About the Farm
Hinata Farms is a Japanese Heritage farm located in Chicago, IL that focuses on growing Asian varieties of vegetables and herbs for the local community. In the Japanese language, "Hinata" means "a sunny place". When written in kanji "日向" means "toward the sun".
About the Farmer
Rachel Nami Kimura is a proud Japanese-American raised in the Edgewater and Rogers Park neighborhoods of Chicago. Her love for cooking and eating started as a young child where she was always helping in the kitchen and always the last to leave the dinner table. One of her fondest traditions is cooking Osechi, traditional Japanese New Year's Day meals.
Rachel's interest in growing was sparked in 2009 when she got involved as a volunteer to help transform an empty city lot into the Altgeld-Sawyer Corner Farm. Since then, through numerous classes, independent study, volunteering, and experimenting with plants both indoors and in backyards, she got her fix for growing. After about ten years of growing as a hobby, she decided that it was time to pursue growing as a career. In 2019 she completed an urban farming apprenticeship program where she worked on the McCormick Place Rooftop Farm and received a Certificate in Sustainable Urban Agriculture through the Chicago Botanic Garden and a Certificate in Sustainable Urban Horticulture through the City Colleges of Chicago.
Previously, Rachel has worked five years as an educator and five years as a paralegal. Her educational background is in History and French Language. In her free time she likes to cook (especially gyoza), go dancing, eat delicious food, and spend time with her family.
You may notice that our plot may look a bit different from other more traditional production farms. This is because Hinata Farms is heavily influenced by the principles of Japanese natural farming. It's an approach in which we work WITH nature to grow. Its major principles include:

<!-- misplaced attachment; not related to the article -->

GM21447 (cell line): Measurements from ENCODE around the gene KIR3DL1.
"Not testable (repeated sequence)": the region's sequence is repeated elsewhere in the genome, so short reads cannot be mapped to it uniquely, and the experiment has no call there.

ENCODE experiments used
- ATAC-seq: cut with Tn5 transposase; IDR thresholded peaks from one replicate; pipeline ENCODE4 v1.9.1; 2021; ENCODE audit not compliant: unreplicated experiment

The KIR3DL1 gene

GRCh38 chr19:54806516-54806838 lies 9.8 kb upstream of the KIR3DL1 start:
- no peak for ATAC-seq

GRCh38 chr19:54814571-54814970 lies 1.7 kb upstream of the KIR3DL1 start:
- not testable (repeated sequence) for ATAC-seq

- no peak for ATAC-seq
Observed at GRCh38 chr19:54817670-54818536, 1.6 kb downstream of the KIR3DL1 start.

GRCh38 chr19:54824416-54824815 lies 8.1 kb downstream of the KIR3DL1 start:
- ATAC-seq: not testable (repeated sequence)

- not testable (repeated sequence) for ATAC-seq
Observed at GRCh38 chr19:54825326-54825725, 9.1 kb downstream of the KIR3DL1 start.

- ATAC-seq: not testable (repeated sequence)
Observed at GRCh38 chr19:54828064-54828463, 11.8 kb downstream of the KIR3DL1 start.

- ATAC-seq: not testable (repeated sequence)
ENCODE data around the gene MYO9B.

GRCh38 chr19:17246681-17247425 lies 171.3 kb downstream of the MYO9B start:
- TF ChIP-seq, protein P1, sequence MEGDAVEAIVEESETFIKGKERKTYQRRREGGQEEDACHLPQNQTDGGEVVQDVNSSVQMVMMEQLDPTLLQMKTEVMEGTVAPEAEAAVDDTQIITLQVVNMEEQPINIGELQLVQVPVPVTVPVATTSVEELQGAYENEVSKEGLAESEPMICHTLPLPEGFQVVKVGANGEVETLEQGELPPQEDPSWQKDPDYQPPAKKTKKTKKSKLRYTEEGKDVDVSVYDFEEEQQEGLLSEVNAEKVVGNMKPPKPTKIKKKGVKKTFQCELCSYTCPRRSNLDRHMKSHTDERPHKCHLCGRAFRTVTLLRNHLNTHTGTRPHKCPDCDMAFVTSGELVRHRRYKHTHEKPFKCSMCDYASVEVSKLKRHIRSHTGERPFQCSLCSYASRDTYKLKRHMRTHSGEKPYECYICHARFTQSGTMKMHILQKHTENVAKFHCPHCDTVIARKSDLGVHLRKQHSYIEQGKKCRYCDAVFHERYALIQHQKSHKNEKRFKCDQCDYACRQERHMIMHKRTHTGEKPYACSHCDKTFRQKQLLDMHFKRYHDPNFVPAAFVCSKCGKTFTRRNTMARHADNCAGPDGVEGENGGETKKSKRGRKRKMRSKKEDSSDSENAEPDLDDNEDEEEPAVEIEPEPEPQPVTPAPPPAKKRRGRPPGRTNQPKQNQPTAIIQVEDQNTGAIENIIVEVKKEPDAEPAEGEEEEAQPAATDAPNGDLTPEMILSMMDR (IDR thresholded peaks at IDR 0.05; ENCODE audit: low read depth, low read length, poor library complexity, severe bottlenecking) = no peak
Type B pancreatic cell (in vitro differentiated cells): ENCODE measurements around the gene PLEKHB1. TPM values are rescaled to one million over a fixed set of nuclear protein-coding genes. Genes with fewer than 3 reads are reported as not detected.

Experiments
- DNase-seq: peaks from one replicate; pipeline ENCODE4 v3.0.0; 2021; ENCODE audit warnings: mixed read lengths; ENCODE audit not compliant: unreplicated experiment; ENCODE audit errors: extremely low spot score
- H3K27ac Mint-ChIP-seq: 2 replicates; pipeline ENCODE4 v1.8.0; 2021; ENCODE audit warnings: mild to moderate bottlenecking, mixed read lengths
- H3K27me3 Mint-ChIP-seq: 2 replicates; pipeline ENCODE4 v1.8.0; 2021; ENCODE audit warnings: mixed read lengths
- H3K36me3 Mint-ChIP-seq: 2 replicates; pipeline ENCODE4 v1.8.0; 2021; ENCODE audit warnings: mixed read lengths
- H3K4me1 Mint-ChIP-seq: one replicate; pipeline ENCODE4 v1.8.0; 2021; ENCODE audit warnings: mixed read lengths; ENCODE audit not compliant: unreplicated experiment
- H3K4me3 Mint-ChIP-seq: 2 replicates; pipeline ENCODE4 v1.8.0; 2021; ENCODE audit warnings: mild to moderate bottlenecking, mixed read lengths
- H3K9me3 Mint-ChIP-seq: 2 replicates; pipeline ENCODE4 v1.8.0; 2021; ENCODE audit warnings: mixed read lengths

1. Human cultivation of soil, plowing or tilling are unnecessary, as is the use of powered machines
2. Prepared fertilizers are unnecessary
3. Weeding, either by cultivation or by herbicides, is unnecessary; instead, only minimal weed suppression with minimal disturbance should be used
4. Applications of pesticides or herbicides are unnecessary.
Although we face some major limitations to employing some of these practices (small land, temporary lease, raised bed separated from contaminated urban native soil), we try to incorporate as much of these principles as possible. It may be a slow process of careful observation and trial and error, but I truly believe it will be worth the effort, especially from an ecological perspective.
If you are interested in learning more about natural farming, I highly recommend Masanobu Fukuoka's book, One Straw Revolution. He is considered the Father of Japanese Natural Farming and his words have deeply shifted my views on growing.
Volunteer and Job Opportunities
Volunteer Opportunities: At this time, we are at capacity with volunteers and are not looking to take on new volunteers.
Job Opportunities: At this time, we are not looking to hire employees.
If you are open to job and volunteer opportunities with other organizations in the Chicago area, Advocates for Urban Agriculture (AUA) is a great place to look!